I was feeling all kinds of nervous that afternoon. My mom had errands to run so she was out of the house. Home alone! With a gorgeous girl for company – 7th heaven! I made sure to set aside some food for her, a plate of the githeri we’d had for lunch. I met Lorraine, and we started walking back home. Just a few houses away, we ran into my mother, she was standing by the roadside chatting with Njane. We, obviously, had to walk over and say hello. This was an excruciating moment and I couldn’t wait to be done. Meeting with my mother, and Njane’s knowing glances, was seriously undoing the cool demeanor I’d adopted for that afternoon.

Lorraine had some of the githeri. Then we just sat chit-chatting about nothing. I wanted to kiss her. And having no idea how to ask her, I suggested that I show her my bedroom. I’m neat to a fault, so my room was always a pleasure to show off, especially my small fiction library. These were still the days when teenagers exchanged Danielle Steele’s, James Grisham’s, and Sidney Sheldon’s: paperback American thrillers and romance series. We sat on my bed and flipped through the books, our finger tips grazing as we perused the glossy covers. I had all sorts of dreams about physical intimacy. I was done with high school, my virginity intact, and ready to lose it. A part of me hoped this afternoon might be the day!

Then Lorraine started coughing. Our house didn’t have a ceiling. You could see right through the boxed rafters, originally designed for nailing the ceiling boards, to the green-colored mabati sheets. Our neighbor to the right had a tall Acacia tree in his yard. The Acacia did a wonderful job of providing shade during hot afternoons, but it also shed leaves like crazy. The small twigs, a giraffe delicacy, would make their way into the most counter-intuitive spots. For sure you could spot Acacia leaves on the gutters which harvested rain water, but you could also see some of these leaves caught in spider webs on the ceiling or indeed floating down towards you from the rafters. As I tried to assuage Lorraine back into health, one of those brown, dry twig floated from my bedroom ceiling, landing neatly on a shiny Sidney Sheldon cover between us. And just like that, I knew my dreams of being an afternoon Casanova were gone. My libido dropped in tandem with the falling leaf. She was now coughing up a riot; she was in no position for a kiss, much less a sexual proposition. I ushered her out of the seclusion of my room, back into the living room. I dashed back to the kitchen to fetch her a glass of water, pausing momentarily by the side board with all of Mother’s delicate china. This was the stuff my family never used; it was only available for special occasions – like when we had guests over. Lorraine accepted the water thankfully, gulping it down before placing the glass – clear, with blue leaflets plastered on its side – back onto the table. We didn’t sit for much longer, since it was already getting late, and not only would Mother be back soon, Lorraine also still needed to catch a bus home.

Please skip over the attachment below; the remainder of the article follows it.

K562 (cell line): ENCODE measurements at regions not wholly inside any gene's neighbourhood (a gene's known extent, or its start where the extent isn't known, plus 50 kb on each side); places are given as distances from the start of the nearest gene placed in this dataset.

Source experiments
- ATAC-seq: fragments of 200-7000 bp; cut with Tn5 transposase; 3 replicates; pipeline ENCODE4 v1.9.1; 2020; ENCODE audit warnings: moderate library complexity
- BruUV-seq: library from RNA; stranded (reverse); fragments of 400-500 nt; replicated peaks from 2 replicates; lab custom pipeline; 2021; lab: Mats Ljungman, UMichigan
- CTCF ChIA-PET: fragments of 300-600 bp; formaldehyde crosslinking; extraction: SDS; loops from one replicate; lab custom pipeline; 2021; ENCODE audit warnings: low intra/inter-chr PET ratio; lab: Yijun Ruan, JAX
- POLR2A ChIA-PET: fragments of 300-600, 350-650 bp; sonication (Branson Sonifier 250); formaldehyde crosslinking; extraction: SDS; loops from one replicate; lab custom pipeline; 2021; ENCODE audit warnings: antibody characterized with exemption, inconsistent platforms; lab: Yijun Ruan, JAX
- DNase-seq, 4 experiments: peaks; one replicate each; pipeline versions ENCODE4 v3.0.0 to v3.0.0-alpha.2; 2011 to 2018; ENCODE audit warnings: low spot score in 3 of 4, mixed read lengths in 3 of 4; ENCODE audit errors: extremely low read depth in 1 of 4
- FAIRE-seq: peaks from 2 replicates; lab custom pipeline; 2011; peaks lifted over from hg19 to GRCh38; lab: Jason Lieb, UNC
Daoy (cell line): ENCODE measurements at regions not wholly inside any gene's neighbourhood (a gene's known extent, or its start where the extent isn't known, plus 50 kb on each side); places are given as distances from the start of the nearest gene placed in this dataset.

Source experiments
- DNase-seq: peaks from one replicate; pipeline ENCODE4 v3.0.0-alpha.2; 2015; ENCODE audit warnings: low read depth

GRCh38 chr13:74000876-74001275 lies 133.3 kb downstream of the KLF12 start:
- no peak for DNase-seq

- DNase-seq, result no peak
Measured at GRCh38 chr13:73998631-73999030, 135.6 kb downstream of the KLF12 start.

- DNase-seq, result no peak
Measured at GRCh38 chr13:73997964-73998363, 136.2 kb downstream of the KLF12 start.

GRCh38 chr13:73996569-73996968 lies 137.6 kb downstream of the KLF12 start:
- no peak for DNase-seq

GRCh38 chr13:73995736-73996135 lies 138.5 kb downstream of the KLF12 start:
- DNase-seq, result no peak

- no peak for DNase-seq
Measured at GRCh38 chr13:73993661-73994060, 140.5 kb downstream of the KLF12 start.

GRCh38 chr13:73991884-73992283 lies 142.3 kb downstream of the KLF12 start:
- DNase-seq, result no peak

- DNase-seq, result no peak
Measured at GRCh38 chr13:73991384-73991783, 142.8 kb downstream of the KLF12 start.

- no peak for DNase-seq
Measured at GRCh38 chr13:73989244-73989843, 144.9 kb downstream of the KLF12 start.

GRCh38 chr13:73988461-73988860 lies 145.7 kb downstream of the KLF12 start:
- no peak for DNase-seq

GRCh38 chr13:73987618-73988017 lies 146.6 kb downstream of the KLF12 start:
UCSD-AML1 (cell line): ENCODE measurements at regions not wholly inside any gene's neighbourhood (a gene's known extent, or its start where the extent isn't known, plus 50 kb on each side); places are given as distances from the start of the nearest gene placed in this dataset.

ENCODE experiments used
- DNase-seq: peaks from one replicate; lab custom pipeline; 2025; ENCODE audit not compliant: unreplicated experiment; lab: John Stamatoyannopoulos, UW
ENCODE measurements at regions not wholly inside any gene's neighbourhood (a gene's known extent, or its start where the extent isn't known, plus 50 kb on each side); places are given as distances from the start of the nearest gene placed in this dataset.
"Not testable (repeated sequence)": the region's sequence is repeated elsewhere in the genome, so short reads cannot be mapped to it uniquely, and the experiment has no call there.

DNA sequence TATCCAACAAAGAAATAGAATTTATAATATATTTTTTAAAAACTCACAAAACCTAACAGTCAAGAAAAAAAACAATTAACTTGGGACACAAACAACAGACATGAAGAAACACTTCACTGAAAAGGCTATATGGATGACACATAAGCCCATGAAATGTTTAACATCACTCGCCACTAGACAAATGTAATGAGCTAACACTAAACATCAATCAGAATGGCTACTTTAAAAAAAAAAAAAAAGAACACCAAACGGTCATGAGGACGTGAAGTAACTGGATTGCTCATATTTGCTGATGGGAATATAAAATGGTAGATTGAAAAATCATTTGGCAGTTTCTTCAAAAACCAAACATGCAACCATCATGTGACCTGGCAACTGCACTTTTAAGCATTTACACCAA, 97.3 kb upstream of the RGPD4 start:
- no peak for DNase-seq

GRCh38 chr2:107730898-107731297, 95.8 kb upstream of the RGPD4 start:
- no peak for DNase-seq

Ever the gentleman, I walked her to the bus stop. Though disappointed, I had no choice since she would not have found the path back on her own. I’m glad that I did. I chose to use the shorter route through Bul; this was the path I had often taken to and fro school. Unless I’d gone to evening mass, I’d cut across town around 6pm, in my school uniform, and my back pack swinging on one shoulder. That late in the day, it was all survival mode: just make it home so I could sit down for a snack. With Lorraine beside me, though, I was in beast mode. I walked liked I owned the entire city, like a Big Dog. But I still had to play it cool: real men, I figured, don’t make it too obvious that they’re smitten by the woman whose hand they’re holding.

Deux Vultures had just released a hit single “Monalisa.” The song is all about this gorgeous babe whom the persona is in love with. His buddies are totally shocked that he snagged such a catch. Those lyrics described me to a T. No surprise then that just as we walked past the last block of shops, some joker belted out the line “Cheki vile Monalisa anatingisha!” “Watch Monalisa move her hips!” Lorraine chuckled; I squeezed her hand a bit and gave the guy a nod. I was basically like “yeah! You said it!” Heading to town on a weekday afternoon means you’re going against traffic. Lorraine didn’t have to wait for long before an empty matatu came by. One hug and a goodbye later, she boarded, and that was that. Lorraine and I met a few weeks later to watch “Captain Cornelius’ Mandolin” at Nairobi Cinema. But I moved to Singapore soon after and our love never blossomed.

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Of Bananas, Coconuts, & Oreos (Part II)

It is the quirky things like jogging that mark me out as strange. In truth, I discovered long distance running way before I ever traveled out of Kenya. At the Aga Khan Academy, we’d have one day a year dedicated to “torture by running” in the form of a marathon. In retrospect, the distance couldn’t have been more than 5-10km but pounding on pavement with the wrong kind of shoes, under a hot and dusty sun, it certainly felt a lot farther.